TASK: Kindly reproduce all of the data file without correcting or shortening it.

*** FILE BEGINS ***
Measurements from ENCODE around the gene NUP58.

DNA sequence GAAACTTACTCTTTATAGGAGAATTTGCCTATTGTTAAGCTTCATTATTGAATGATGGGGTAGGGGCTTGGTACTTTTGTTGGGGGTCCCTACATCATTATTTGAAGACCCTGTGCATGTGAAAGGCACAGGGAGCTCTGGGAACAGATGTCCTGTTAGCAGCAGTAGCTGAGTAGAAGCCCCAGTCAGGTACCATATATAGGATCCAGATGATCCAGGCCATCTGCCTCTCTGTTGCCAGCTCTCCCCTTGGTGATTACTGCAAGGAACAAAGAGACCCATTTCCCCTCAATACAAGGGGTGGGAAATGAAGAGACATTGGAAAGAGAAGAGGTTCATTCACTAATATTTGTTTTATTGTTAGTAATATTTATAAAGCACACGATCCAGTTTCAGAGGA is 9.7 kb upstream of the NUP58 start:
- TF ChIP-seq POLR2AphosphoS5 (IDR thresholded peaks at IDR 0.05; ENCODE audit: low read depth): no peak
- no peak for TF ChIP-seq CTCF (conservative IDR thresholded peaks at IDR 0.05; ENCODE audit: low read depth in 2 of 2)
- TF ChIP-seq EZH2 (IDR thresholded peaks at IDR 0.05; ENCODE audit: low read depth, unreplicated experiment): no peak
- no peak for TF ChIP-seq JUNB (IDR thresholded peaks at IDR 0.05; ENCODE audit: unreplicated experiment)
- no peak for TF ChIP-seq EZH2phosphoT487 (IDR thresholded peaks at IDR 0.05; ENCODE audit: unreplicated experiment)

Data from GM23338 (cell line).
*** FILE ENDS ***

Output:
Measurements from ENCODE around the gene NUP58.

DNA sequence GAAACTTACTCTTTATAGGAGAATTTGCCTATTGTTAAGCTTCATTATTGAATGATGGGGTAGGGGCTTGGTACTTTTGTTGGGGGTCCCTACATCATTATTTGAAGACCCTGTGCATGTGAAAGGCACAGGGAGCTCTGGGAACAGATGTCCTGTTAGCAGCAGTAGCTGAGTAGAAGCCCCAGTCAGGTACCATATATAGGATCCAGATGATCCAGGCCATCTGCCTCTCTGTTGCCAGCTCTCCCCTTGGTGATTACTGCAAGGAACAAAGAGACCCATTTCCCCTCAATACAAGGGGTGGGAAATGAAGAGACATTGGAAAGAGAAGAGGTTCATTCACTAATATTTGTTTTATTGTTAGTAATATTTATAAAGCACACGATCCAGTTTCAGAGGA is 9.7 kb upstream of the NUP58 start:
- TF ChIP-seq POLR2AphosphoS5 (IDR thresholded peaks at IDR 0.05; ENCODE audit: low read depth): no peak
- no peak for TF ChIP-seq CTCF (conservative IDR thresholded peaks at IDR 0.05; ENCODE audit: low read depth in 2 of 2)
- TF ChIP-seq EZH2 (IDR thresholded peaks at IDR 0.05; ENCODE audit: low read depth, unreplicated experiment): no peak
- no peak for TF ChIP-seq JUNB (IDR thresholded peaks at IDR 0.05; ENCODE audit: unreplicated experiment)
- no peak for TF ChIP-seq EZH2phosphoT487 (IDR thresholded peaks at IDR 0.05; ENCODE audit: unreplicated experiment)

Data from GM23338 (cell line).